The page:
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"The Metis have as paternal ancestors, the former employees of the Hudson's Bay and Northwest Companies, and as maternal ancestors, Indian women belonging to various tribes. The French word Metis is derived from the Latin participle mixtus which means "mixed"; it expresses well the idea it represents." -- Louis Riel
Looking for information? - For evidence of our communities and Metis information in general,
or issues today concerning the definition of Metis, please click here . For information on Myths about Native ancestry, please click here .
Looking to connect with the community?
To reach our festival administrators, please click here .
Looking for programs or workshops in the area?
To reach our cultural liason, please click here .
Getting your Metis card? - Many people end up calling us out of frustration, so we have put together a list of questions and answers that every person applying should know -
please click here .
Need help finding your Native Ancestors? - For information on how we can help you find documents to prove your ancestry - please click here .
We are a registry of communities made up of descendants from the marriages or "unions" of French with Native American people that were part of the fur trade in what was at the time considered "The Northwest". It is well documented that the Metis Nation homeland includes much of what are now communities that originated as fur trade posts across the Great Lakes and its tributaries.
The First Metis collective resistance in Red River occurred as a result of a ban on trading pemmican by the Metis to the voyageurs outside of Selkirk Settlement. This led to the Pemmican Wars (1814-1816), a resistance to settlement and the food trade ban, led by the
first Great Metis leader, Cuthbert Grant Jr., who declared that the Metis had a collective identity, rights to Rupert's Land, rights to remain free-ranging, and rights to the food supply. The Pemmican Wars ended with the Battle at Seven Oaks, when troops who had captured the Metis fort were then forced to relinquish it back to Grant and the Metis.
It is also at this time that the First Metis Treaty Agreement was created (1815). You can view this document by clicking here .
The Second Metis collective in Red River was the Northwest Resistance , led by the
2nd Great Metis leader, Louis Riel , in which he led a provisional government for the interest of the Metis, to preserve Metis land, resources, and way of life, a rebellion which ended at the Battle of Batoche (1885) , resulting in Louis Riel being unfairly hanged.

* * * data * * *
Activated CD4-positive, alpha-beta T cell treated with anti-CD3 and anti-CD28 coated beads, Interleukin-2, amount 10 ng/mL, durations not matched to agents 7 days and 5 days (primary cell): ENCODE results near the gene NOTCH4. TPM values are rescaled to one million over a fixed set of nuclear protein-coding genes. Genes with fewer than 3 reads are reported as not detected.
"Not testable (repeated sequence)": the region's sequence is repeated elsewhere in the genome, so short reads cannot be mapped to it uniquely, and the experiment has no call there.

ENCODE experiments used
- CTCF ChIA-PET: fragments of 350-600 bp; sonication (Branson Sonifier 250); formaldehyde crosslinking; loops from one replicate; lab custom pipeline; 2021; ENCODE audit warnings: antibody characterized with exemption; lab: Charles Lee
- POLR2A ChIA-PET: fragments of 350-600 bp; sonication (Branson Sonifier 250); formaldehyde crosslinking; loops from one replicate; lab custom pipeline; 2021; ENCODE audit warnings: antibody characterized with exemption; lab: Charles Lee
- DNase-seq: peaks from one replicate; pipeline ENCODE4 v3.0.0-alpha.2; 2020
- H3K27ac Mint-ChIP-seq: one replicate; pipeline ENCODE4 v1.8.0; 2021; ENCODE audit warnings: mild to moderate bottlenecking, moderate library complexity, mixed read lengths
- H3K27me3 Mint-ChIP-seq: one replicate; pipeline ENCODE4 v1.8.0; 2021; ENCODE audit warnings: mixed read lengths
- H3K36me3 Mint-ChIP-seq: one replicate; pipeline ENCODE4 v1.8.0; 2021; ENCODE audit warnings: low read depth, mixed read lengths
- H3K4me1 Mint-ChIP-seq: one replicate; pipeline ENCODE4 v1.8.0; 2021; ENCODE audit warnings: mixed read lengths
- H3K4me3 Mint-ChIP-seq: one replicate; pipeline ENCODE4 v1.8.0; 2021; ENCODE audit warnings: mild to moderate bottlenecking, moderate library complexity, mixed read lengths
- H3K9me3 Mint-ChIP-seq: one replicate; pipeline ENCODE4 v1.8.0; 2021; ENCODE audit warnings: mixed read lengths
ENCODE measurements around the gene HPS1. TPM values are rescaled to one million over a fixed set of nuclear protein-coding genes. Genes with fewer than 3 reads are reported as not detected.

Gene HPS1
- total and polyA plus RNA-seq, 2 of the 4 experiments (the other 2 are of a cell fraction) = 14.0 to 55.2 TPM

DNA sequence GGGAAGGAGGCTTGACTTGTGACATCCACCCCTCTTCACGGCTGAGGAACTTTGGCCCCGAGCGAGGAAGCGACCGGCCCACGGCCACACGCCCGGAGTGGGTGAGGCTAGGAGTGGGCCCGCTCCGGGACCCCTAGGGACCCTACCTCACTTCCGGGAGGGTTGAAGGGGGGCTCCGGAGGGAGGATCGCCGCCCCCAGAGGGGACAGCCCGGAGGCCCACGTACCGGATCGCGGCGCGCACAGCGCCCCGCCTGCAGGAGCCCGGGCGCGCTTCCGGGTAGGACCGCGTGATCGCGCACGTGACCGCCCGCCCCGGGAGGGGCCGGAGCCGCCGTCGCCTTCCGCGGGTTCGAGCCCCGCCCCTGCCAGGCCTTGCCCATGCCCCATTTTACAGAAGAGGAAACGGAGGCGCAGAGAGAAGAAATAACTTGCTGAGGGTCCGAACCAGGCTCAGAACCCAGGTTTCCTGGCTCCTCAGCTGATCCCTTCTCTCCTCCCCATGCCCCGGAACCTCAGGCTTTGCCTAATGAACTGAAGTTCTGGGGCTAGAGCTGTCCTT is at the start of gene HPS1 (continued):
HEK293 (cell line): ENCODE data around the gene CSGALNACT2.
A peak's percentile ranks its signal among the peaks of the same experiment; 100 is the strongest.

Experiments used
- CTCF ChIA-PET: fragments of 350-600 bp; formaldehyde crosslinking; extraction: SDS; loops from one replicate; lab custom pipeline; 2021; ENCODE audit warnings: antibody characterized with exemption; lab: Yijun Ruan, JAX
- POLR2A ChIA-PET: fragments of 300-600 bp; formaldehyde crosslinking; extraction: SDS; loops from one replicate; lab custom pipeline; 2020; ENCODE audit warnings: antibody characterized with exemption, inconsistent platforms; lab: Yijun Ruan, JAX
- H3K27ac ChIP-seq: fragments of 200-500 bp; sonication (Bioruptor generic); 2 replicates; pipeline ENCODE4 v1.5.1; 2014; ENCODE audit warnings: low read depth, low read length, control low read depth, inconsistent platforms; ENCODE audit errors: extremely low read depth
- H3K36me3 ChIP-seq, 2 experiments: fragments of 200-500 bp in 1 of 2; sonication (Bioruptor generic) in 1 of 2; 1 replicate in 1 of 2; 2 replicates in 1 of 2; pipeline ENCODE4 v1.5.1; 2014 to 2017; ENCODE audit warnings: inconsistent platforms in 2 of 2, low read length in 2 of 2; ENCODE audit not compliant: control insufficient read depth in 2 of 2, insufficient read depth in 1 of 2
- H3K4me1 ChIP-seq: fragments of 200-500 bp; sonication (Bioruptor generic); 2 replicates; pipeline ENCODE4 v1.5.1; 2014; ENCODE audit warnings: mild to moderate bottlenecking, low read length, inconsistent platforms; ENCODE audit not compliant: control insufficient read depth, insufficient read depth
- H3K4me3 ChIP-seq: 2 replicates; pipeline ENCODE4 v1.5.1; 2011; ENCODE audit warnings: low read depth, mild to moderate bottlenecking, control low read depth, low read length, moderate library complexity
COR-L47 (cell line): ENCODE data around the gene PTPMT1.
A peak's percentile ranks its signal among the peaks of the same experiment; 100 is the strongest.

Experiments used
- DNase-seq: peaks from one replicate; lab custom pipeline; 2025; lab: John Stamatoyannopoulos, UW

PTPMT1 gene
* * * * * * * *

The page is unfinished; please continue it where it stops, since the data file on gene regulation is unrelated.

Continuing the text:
Our organization also recognizes the contributions of other Metis leaders, such as Gabriel Dumont and Charles Langlade , among others. We do not define ourselves solely on what happened at Batoche. It is well documented that the kinship of these leaders were often intermingled. What Louis Riel did for the Metis in the 1880s was a continuation of what his predecessor and extended kin Cuthbert Grant Jr. did in the 1810s.
There are many kinships between families who would now be considered fur trade "brass". Our organization does not forget our collective history with regard to these kinship ties. There is much proof that records in Ontario and Quebec do not reflect the reality of the 2/3 of Metis who left the west, yet belong to these families, including the families of Cuthbert Grant Jr and Louis Riel.
Furthermore, thousands of fur trade contracts for French Canadian men who wintered over or travelled extensively throughout the west, and left behind oral histories, other evidence or visibly Native descendants is part of our collective history. Thousands of families were part of the formation of Metis identity. One does not lose this culture simply by moving to another part of the waterway.
You can read more information about required documents and examples by clicking here .
The fur trade took place across a great part of Canada and the USA. Along the water routes arose communities of families whose history, traditions and cultural practices we share in common.
From Detroit to Sault Ste. Marie, Michilimackinac and further west, in the many small towns scattered across the largest freshwater routes in the world, the culture and traditions of our ancestors were passed down to us -- practices our ancestors were made to feel ashamed about that we choose to be proud to admit and preserve. No, we are not taking on an identity of our ancestors, we are finally admitting to something we have always culturally been. We are coming out of hiding -- an awakening that was predicted by Louis Riel when he wrote
"My people will sleep for one hundred years, but when they awake, it will be the artists who give them their spirit back."
Although we have chosen the name "Voyageur" from our fur-trading ancestors, we have been well documented and known as "Muskrats" because of our perpetual practice of trapping. Our members generally have the same culture -- in our dances, music, language, stories, cultural practices, knowledge and our unique food (which is not found anywhere else in the world).
(Excerpt from "They Live Near Detroit"
Dalles Weekly Chronicle
Jan 26, 1898
The Canadian government has declared 2010-2020 to be the "Decade of the Metis".
Now is the time to celebrate our culture and heritage!
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